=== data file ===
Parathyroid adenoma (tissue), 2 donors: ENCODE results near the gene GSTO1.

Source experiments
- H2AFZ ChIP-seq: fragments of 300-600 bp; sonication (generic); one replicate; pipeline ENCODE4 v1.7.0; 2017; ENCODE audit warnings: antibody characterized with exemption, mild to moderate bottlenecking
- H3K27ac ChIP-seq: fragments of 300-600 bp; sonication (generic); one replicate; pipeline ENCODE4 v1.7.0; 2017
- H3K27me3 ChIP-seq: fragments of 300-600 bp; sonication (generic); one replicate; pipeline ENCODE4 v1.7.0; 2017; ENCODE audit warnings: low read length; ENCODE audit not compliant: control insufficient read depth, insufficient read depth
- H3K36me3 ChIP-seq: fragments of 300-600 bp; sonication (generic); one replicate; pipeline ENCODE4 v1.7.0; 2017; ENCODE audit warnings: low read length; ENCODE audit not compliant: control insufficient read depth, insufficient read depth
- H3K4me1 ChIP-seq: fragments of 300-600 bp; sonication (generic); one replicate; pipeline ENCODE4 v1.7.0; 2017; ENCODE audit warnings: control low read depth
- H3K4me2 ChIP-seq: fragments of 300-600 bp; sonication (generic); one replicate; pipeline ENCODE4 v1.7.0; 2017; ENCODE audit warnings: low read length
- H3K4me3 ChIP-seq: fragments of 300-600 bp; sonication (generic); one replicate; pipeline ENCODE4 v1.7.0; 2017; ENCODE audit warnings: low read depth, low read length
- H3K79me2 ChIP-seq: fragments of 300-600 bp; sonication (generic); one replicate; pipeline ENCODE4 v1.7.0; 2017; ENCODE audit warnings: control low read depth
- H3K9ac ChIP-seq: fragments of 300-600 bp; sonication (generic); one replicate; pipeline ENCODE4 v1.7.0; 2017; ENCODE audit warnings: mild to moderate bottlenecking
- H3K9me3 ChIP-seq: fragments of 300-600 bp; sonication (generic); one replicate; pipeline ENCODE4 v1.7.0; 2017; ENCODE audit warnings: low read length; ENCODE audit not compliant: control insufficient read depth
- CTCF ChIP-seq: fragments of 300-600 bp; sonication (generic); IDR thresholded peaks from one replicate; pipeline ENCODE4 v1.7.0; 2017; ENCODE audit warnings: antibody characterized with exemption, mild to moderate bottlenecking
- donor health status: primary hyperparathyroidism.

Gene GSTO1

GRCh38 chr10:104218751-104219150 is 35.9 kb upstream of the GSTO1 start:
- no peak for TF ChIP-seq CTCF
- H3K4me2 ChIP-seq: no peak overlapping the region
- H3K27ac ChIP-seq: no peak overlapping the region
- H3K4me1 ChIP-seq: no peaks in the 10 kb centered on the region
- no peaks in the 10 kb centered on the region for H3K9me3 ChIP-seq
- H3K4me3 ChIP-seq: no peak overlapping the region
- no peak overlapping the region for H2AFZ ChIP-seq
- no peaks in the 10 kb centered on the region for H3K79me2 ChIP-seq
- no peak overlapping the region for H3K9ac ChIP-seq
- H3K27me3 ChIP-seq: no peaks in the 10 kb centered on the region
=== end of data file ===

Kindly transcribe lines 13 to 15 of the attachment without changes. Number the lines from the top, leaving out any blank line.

- CTCF ChIP-seq: fragments of 300-600 bp; sonication (generic); IDR thresholded peaks from one replicate; pipeline ENCODE4 v1.7.0; 2017; ENCODE audit warnings: antibody characterized with exemption, mild to moderate bottlenecking
- donor health status: primary hyperparathyroidism.

Gene GSTO1